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One nation, under God ...

American Fascists The Christian Right and the War on America Chris Hedges Free Press: 256 pp., $25

January 07, 2007|Jon Wiener | Jon Wiener, a history professor at UC Irvine, is the author of numerous books, most recently "Historians in Trouble: Plagiarism, Fraud and Politics in the Ivory Tower."

PRESIDENT EISENHOWER famously said, "Our government makes no sense unless it is founded in a deeply felt religious faith, and I don't care what that faith is." The people Chris Hedges writes about in his new book have a different view: They care a lot about the religion on which our government is based and they think it should be Christianity -- their version, of course. "American Fascists: The Christian Right and the War on America" is a call to arms against what Hedges sees as the efforts of Jerry Falwell, Pat Robertson and the operators of Trinity Broadcasting Network, among others, to turn the United States into a Christian nation.

Hedges is not your average secular humanist. He knows his Bible. He's the son of a Presbyterian minister and a graduate of Harvard Divinity School. He's also a Pulitzer Prize-winning correspondent for the New York Times who has reported from more than 50 countries over the last 20 years.

In "American Fascists," Hedges reports in fascinating detail what goes on inside the churches, conventions and meeting halls of the Christian right. He attends a "Love Won Out" conference in Boston, sponsored by James Dobson's Focus on the Family, held to "cure" those who are afflicted by "same-sex attraction." He visits the Creation Museum in Petersburg, Ky., where he finds a display describing evolution as the "big lie."

Hedges also goes to the National Religious Broadcasters annual convention, where 5,500 Christian TV and radio folk gather in Anaheim. And he joins a five-day "Evangelism Explosion" seminar in Florida to learn tactics for converting people to the Christian right's version of Christ. That conference is run by D. James Kennedy, whose "The Coral Ridge Hour" is seen weekly on more than 600 TV stations. There, he and 60 other people learn the sales pitch and how to fake friendship for the potential convert. Then they talk about sin. The aspiring evangelists also are told that "eternal life cannot be achieved through good deeds or even a good life," that there is no escape from sin, that belief in Jesus is the only way to eternal life.

But the key message Hedges and the others are taught to deliver is that conversion obliterates "our fear of death, not only for ourselves, but the fear we have of losing those we love" -- for example, children or spouses fighting in Iraq. This, Hedges argues, is "not only dishonest but cruel," because the fear of death cannot be banished.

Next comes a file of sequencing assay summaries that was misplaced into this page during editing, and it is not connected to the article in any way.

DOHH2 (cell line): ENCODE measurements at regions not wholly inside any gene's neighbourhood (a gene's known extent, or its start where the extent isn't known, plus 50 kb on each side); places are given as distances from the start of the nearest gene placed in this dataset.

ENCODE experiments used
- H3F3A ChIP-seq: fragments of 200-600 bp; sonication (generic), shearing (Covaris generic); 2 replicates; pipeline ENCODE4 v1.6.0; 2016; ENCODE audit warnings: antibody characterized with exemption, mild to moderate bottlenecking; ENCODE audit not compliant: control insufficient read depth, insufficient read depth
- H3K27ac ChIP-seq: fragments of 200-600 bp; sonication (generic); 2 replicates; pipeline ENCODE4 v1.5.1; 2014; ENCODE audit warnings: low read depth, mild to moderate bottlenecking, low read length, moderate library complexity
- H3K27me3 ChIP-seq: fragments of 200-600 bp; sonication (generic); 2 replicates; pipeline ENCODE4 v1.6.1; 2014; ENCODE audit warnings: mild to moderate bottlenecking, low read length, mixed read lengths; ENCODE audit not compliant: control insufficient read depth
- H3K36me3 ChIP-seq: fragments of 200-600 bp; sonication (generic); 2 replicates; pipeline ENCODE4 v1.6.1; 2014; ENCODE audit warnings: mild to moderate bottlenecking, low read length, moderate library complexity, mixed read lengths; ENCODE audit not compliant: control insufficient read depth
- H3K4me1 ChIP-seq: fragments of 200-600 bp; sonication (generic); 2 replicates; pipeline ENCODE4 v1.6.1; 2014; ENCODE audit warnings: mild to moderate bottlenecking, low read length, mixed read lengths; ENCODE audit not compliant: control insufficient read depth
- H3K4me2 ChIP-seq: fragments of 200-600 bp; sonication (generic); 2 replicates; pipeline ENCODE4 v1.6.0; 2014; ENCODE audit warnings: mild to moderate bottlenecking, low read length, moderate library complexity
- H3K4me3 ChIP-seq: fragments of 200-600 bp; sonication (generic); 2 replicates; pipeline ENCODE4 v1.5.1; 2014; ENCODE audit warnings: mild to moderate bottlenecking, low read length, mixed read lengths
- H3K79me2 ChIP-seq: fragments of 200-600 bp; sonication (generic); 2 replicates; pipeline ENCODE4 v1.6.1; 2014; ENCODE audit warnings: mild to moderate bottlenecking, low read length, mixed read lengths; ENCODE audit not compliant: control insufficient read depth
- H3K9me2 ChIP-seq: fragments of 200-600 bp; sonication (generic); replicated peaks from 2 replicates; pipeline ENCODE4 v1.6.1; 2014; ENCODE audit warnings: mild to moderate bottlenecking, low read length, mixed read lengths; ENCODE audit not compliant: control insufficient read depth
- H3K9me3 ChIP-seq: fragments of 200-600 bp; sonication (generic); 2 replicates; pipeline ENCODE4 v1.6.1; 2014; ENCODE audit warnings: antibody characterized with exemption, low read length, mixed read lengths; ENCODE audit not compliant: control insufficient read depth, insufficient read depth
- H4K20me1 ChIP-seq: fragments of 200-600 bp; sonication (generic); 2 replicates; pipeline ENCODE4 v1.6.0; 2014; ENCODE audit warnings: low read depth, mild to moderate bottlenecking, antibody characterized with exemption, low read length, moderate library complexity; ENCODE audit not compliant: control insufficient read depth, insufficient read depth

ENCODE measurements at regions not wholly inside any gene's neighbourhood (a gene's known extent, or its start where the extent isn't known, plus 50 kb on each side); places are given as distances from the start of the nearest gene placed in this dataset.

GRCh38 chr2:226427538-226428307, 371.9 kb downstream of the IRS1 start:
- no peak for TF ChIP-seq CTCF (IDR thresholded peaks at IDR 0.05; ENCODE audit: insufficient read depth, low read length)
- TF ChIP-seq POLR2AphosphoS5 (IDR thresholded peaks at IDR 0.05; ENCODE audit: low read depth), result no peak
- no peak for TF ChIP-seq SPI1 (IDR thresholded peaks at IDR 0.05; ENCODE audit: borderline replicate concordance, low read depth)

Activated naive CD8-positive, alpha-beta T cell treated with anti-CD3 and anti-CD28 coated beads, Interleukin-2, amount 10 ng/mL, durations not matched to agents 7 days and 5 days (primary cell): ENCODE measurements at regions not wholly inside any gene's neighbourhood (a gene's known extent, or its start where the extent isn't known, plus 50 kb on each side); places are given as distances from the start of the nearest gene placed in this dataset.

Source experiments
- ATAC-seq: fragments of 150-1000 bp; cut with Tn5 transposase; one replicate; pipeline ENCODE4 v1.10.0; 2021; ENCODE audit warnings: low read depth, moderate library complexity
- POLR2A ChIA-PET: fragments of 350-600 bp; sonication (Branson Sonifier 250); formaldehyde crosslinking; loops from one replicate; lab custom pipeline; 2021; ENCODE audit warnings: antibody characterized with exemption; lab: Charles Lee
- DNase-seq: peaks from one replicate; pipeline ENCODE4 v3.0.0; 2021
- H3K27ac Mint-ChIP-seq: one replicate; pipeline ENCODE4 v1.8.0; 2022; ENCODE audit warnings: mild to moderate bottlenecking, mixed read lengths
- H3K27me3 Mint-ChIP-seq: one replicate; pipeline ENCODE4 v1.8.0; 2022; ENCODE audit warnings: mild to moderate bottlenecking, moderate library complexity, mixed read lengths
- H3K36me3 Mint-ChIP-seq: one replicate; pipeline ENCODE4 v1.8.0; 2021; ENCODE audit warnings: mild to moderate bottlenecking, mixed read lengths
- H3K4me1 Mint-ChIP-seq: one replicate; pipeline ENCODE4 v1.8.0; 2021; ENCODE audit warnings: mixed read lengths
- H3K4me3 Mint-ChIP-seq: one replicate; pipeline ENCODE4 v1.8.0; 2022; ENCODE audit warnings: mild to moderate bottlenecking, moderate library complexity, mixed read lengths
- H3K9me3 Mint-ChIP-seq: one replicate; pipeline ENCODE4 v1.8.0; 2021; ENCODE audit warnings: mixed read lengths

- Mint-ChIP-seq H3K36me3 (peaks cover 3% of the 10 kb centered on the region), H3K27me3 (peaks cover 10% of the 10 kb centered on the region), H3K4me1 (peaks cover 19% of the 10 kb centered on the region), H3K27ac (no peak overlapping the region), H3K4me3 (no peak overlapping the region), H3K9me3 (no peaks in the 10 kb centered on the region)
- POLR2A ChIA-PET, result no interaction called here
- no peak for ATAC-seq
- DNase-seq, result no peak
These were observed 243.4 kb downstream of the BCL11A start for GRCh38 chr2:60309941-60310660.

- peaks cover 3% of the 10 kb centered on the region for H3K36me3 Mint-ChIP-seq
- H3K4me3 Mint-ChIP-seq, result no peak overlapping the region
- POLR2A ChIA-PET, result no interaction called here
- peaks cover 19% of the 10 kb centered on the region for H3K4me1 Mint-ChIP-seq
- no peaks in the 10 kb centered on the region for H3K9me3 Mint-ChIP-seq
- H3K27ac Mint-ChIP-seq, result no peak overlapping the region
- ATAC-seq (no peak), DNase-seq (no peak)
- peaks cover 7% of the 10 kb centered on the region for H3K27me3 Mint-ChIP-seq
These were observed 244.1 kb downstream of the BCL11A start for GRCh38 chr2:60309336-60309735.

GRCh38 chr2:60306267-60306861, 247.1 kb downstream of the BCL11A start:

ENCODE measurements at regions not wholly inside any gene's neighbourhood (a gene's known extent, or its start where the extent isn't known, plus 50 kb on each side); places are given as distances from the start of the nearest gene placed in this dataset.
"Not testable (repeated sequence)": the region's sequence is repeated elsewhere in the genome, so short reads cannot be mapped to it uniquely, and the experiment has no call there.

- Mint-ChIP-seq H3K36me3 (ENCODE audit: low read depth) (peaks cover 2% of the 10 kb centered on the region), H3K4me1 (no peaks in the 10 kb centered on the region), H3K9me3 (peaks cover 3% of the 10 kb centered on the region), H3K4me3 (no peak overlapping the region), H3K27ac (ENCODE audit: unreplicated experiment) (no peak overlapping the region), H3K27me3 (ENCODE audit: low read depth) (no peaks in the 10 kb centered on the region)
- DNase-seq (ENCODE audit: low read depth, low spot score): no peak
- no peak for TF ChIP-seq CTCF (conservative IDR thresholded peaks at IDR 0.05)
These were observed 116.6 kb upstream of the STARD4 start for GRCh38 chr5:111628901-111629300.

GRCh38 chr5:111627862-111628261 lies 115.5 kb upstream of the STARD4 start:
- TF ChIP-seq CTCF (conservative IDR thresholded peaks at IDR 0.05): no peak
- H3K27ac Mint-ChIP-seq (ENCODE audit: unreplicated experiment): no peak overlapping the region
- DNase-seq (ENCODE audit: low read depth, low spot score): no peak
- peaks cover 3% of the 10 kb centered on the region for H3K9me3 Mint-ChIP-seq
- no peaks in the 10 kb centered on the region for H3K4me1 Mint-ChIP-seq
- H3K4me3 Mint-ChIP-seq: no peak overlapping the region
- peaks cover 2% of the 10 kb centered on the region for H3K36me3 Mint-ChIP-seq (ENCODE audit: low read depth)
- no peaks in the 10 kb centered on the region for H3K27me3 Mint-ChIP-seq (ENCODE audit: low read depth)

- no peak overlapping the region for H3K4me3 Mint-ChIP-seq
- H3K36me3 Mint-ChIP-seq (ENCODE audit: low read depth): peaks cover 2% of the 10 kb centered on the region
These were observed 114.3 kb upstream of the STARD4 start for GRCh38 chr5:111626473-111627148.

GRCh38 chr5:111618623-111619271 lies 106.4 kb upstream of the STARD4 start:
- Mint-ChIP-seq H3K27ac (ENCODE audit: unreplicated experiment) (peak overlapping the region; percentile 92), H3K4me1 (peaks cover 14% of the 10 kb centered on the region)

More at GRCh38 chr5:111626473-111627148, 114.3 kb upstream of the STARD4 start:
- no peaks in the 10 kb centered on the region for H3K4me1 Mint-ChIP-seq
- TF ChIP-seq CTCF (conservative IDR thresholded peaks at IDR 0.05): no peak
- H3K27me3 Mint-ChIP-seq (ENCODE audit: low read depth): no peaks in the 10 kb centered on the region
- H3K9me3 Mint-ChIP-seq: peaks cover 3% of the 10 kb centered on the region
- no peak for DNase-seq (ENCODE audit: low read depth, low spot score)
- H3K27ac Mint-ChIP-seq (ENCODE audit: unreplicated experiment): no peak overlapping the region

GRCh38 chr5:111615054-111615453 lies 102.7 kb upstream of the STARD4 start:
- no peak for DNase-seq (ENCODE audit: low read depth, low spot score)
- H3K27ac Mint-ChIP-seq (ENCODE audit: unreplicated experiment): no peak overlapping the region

This message is also dangerous, Hedges writes, because the goal of the Christian right is "not simply conversion but also eventual recruitment into a political movement to create a Christian nation," where constitutional freedoms would be replaced by biblical law, as interpreted by evangelical leaders. Kennedy has been clear about this goal: "As the vice regents of God," the Florida-based minister has written, "we are to exercise godly dominion and influence over our neighborhoods, our schools, our government," as well as "our entertainment media, our news media, our scientific endeavors...."

Hedges carefully distinguishes this strand of Protestant Christian evangelicalism, known as "dominionism," from traditional fundamentalism, which "has not tried to transform government ... into an extension of the church." Under Christian dominion, Hedges writes, "Labor unions, civil rights laws and public schools will be abolished.... and all those deemed insufficiently Christian will be denied citizenship." The Christian right could come to power, he suggests, if we had "another catastrophic terrorist attack, an economic meltdown or huge environmental disaster." At that point, Hedges asserts, evangelical leaders such as Kennedy, Falwell and Robertson could be "calling for the punishment, detention and quarantining of gays and lesbians -- as well as abortionists, Muslims and other nonbelievers." Thus, Hedges concludes, the United States today faces an internal threat analogous to that posed by the Nazis in Weimar Germany.

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